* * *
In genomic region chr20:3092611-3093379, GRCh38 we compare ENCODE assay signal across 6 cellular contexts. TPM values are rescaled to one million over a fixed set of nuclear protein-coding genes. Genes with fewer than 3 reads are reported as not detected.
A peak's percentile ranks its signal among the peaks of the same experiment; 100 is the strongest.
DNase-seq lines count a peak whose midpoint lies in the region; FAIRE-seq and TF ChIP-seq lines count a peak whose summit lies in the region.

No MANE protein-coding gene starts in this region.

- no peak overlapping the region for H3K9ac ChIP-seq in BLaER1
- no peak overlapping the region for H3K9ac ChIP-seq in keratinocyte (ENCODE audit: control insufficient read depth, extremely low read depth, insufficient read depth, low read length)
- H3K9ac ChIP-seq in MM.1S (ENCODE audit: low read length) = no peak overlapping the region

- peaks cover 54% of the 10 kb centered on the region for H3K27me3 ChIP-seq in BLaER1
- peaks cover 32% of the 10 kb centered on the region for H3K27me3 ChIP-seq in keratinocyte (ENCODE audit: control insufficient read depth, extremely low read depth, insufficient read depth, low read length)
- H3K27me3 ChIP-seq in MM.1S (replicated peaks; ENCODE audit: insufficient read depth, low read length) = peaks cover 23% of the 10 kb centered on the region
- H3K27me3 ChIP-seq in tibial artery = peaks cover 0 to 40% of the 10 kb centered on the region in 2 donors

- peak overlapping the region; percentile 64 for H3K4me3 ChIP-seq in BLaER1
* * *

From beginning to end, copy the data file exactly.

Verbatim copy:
In genomic region chr20:3092611-3093379, GRCh38 we compare ENCODE assay signal across 6 cellular contexts. TPM values are rescaled to one million over a fixed set of nuclear protein-coding genes. Genes with fewer than 3 reads are reported as not detected.
A peak's percentile ranks its signal among the peaks of the same experiment; 100 is the strongest.
DNase-seq lines count a peak whose midpoint lies in the region; FAIRE-seq and TF ChIP-seq lines count a peak whose summit lies in the region.

No MANE protein-coding gene starts in this region.

- no peak overlapping the region for H3K9ac ChIP-seq in BLaER1
- no peak overlapping the region for H3K9ac ChIP-seq in keratinocyte (ENCODE audit: control insufficient read depth, extremely low read depth, insufficient read depth, low read length)
- H3K9ac ChIP-seq in MM.1S (ENCODE audit: low read length) = no peak overlapping the region

- peaks cover 54% of the 10 kb centered on the region for H3K27me3 ChIP-seq in BLaER1
- peaks cover 32% of the 10 kb centered on the region for H3K27me3 ChIP-seq in keratinocyte (ENCODE audit: control insufficient read depth, extremely low read depth, insufficient read depth, low read length)
- H3K27me3 ChIP-seq in MM.1S (replicated peaks; ENCODE audit: insufficient read depth, low read length) = peaks cover 23% of the 10 kb centered on the region
- H3K27me3 ChIP-seq in tibial artery = peaks cover 0 to 40% of the 10 kb centered on the region in 2 donors

- peak overlapping the region; percentile 64 for H3K4me3 ChIP-seq in BLaER1